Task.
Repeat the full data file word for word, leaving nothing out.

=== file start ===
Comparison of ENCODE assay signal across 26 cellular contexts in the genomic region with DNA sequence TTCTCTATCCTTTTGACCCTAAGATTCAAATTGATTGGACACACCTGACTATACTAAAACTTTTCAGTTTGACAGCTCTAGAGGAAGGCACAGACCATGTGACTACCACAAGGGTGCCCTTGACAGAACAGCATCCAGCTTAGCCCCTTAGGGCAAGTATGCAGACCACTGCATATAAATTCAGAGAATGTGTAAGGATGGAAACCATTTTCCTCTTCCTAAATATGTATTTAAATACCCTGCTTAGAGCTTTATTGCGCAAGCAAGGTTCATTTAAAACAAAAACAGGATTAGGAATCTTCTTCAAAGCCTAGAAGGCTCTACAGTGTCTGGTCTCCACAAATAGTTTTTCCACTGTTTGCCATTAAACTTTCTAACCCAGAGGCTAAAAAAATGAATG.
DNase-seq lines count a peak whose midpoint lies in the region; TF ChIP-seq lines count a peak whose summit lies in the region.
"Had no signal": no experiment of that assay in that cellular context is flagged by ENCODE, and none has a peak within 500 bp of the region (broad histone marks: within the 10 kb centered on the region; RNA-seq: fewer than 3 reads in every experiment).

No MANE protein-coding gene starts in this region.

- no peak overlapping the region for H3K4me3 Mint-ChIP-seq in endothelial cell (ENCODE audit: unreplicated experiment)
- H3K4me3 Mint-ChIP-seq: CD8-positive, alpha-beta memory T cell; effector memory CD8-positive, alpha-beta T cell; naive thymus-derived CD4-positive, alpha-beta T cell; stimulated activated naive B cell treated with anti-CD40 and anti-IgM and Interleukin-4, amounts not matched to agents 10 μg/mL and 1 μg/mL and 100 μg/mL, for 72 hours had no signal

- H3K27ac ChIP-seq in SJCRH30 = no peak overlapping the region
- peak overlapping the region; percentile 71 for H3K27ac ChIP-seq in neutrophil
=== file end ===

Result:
Comparison of ENCODE assay signal across 26 cellular contexts in the genomic region with DNA sequence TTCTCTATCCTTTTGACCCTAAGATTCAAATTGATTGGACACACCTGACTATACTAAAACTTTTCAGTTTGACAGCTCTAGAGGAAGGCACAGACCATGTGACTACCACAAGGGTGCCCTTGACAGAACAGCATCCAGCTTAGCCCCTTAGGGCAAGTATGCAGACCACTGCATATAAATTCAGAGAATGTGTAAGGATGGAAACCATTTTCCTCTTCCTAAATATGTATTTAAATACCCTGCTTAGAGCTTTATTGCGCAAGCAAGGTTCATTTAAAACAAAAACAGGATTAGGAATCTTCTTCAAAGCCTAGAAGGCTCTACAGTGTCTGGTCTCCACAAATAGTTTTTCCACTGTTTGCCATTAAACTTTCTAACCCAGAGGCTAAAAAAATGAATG.
DNase-seq lines count a peak whose midpoint lies in the region; TF ChIP-seq lines count a peak whose summit lies in the region.
"Had no signal": no experiment of that assay in that cellular context is flagged by ENCODE, and none has a peak within 500 bp of the region (broad histone marks: within the 10 kb centered on the region; RNA-seq: fewer than 3 reads in every experiment).

No MANE protein-coding gene starts in this region.

- no peak overlapping the region for H3K4me3 Mint-ChIP-seq in endothelial cell (ENCODE audit: unreplicated experiment)
- H3K4me3 Mint-ChIP-seq: CD8-positive, alpha-beta memory T cell; effector memory CD8-positive, alpha-beta T cell; naive thymus-derived CD4-positive, alpha-beta T cell; stimulated activated naive B cell treated with anti-CD40 and anti-IgM and Interleukin-4, amounts not matched to agents 10 μg/mL and 1 μg/mL and 100 μg/mL, for 72 hours had no signal

- H3K27ac ChIP-seq in SJCRH30 = no peak overlapping the region
- peak overlapping the region; percentile 71 for H3K27ac ChIP-seq in neutrophil